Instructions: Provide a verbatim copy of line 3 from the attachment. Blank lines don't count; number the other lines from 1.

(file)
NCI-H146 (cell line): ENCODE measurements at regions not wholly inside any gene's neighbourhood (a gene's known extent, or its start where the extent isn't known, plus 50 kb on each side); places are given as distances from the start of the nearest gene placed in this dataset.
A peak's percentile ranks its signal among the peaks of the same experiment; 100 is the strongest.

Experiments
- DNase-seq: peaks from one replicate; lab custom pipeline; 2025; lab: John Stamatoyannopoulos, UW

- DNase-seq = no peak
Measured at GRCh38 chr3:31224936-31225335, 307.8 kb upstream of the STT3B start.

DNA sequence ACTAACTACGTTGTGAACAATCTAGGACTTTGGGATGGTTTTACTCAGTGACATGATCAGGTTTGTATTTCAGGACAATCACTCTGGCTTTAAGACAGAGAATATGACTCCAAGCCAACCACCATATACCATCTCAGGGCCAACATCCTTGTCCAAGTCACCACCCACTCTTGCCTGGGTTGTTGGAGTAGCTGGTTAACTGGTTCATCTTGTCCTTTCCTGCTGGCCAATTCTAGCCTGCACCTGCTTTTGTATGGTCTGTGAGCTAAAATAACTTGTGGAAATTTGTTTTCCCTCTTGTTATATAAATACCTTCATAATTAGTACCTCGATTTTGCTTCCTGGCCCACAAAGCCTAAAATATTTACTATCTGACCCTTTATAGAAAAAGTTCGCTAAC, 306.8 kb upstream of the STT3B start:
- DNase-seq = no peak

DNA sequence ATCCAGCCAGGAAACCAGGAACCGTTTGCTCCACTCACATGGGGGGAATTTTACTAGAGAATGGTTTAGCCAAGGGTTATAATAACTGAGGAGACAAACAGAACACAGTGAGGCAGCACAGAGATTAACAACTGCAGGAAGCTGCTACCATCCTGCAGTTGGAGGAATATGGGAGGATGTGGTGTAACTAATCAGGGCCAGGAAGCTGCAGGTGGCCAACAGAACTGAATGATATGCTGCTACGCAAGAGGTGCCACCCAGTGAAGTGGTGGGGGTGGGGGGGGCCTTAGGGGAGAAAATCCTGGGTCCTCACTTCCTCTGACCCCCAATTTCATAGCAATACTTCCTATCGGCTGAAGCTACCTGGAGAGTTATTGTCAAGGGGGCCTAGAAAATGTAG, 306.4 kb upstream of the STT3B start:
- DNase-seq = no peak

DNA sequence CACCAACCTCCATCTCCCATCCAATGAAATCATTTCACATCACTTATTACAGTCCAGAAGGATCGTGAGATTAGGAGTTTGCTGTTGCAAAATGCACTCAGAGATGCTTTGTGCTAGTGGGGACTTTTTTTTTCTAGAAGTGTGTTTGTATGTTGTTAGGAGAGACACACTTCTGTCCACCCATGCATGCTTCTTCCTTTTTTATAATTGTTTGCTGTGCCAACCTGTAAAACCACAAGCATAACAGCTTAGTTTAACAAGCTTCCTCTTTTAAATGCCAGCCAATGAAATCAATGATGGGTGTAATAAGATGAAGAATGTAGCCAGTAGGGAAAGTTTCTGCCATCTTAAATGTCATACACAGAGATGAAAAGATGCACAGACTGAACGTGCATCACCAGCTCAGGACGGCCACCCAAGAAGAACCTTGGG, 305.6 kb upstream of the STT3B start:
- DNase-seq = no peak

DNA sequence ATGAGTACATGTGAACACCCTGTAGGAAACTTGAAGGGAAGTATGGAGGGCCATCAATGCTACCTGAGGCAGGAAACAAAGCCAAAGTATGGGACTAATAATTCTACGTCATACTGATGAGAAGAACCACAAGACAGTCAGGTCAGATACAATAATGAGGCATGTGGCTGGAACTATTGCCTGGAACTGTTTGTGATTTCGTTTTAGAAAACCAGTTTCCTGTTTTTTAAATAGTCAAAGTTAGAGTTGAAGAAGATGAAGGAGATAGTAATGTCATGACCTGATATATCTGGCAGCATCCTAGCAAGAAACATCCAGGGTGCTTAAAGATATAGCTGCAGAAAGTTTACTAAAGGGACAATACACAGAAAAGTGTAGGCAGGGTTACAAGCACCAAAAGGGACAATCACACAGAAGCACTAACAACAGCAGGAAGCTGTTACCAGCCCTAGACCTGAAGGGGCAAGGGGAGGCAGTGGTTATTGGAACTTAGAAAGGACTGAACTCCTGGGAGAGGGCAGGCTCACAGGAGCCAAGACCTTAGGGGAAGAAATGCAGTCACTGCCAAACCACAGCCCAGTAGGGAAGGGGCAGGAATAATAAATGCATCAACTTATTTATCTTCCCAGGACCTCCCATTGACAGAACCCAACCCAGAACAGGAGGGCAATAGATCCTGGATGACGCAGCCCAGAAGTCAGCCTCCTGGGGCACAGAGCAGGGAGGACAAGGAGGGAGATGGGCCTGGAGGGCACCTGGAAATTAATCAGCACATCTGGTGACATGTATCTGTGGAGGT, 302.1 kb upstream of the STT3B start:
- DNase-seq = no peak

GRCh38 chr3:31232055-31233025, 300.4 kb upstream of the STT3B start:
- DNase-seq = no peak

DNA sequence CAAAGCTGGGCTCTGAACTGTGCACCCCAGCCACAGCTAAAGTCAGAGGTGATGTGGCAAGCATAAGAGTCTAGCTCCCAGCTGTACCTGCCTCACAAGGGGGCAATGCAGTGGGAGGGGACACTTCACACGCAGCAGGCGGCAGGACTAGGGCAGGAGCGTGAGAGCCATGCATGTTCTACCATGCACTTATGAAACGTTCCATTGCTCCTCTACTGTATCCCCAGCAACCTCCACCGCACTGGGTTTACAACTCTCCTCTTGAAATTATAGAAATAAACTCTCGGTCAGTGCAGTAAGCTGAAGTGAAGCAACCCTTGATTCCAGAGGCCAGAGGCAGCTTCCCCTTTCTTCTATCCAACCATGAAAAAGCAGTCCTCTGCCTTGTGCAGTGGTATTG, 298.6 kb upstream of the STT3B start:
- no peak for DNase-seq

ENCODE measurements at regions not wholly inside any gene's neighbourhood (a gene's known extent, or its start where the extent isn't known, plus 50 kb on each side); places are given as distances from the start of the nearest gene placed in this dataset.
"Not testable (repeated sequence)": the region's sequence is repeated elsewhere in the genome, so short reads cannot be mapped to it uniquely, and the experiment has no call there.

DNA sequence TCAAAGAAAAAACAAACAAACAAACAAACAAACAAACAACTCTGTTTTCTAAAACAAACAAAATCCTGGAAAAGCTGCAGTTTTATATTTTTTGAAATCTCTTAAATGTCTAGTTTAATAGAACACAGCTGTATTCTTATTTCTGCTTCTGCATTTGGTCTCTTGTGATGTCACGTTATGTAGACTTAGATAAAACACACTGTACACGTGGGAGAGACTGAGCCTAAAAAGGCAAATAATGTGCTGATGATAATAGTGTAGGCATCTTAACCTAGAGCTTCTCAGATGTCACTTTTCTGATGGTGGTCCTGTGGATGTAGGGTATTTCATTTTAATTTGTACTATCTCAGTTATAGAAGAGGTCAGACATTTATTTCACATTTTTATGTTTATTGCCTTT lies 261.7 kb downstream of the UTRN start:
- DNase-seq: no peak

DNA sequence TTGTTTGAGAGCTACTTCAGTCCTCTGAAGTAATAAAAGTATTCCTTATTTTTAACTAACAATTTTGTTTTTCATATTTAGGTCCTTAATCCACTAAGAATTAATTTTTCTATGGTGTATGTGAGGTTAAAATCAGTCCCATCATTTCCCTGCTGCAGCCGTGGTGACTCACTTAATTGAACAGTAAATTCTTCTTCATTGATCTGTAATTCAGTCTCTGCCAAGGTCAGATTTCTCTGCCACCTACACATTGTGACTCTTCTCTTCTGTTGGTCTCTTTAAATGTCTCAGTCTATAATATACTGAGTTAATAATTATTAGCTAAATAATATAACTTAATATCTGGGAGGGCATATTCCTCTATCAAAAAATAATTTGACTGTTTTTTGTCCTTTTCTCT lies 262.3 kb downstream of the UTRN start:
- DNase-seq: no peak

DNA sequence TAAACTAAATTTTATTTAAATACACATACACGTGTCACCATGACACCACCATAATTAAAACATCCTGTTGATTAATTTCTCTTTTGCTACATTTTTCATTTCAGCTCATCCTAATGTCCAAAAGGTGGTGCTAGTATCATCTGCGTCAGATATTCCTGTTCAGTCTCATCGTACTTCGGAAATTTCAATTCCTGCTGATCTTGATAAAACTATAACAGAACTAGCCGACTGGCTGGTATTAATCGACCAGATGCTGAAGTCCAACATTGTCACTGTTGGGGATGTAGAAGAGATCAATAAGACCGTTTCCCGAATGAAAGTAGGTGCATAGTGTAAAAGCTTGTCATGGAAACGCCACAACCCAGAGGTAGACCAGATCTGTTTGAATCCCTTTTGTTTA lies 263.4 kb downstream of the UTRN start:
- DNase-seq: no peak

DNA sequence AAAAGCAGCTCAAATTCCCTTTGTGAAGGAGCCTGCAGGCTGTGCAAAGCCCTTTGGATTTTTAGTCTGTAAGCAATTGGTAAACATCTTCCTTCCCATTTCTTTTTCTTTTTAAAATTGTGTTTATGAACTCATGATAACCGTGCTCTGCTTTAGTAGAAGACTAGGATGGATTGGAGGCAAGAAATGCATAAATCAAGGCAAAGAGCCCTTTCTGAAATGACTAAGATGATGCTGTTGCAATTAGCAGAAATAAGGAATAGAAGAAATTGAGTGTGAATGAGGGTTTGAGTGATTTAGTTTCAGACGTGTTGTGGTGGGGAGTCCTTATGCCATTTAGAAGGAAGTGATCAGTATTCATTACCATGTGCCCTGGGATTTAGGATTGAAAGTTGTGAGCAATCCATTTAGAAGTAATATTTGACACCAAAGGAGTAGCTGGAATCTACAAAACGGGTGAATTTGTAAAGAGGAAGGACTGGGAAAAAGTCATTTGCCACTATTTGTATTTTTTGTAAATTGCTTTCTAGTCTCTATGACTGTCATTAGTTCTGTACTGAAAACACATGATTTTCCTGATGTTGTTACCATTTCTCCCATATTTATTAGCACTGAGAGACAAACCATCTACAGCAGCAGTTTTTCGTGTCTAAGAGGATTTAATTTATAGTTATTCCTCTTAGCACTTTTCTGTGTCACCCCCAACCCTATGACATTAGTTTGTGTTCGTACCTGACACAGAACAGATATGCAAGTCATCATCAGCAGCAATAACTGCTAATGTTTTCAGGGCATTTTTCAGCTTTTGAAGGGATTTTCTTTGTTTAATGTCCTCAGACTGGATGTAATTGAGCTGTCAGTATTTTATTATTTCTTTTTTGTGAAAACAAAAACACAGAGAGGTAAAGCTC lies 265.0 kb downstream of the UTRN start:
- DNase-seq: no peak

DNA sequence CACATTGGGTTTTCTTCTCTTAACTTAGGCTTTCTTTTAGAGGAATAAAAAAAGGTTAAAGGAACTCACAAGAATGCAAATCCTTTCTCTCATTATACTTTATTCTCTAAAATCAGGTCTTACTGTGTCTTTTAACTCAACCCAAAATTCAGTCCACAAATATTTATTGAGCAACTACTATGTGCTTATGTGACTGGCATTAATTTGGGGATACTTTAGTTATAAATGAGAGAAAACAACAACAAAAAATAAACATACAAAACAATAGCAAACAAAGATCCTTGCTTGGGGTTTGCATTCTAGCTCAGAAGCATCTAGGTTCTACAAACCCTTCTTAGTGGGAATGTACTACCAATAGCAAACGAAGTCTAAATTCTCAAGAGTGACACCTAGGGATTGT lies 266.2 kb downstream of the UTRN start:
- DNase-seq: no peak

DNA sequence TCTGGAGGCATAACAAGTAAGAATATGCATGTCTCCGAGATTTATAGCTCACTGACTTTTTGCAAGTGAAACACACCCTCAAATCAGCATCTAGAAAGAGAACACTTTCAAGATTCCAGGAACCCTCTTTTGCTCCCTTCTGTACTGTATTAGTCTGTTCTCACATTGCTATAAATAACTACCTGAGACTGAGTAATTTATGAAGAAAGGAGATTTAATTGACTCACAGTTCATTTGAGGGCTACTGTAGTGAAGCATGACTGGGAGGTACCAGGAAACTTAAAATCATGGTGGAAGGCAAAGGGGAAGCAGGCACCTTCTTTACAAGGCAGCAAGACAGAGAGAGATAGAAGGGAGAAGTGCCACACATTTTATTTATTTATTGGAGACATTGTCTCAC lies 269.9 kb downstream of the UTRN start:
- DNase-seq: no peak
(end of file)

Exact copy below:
Experiments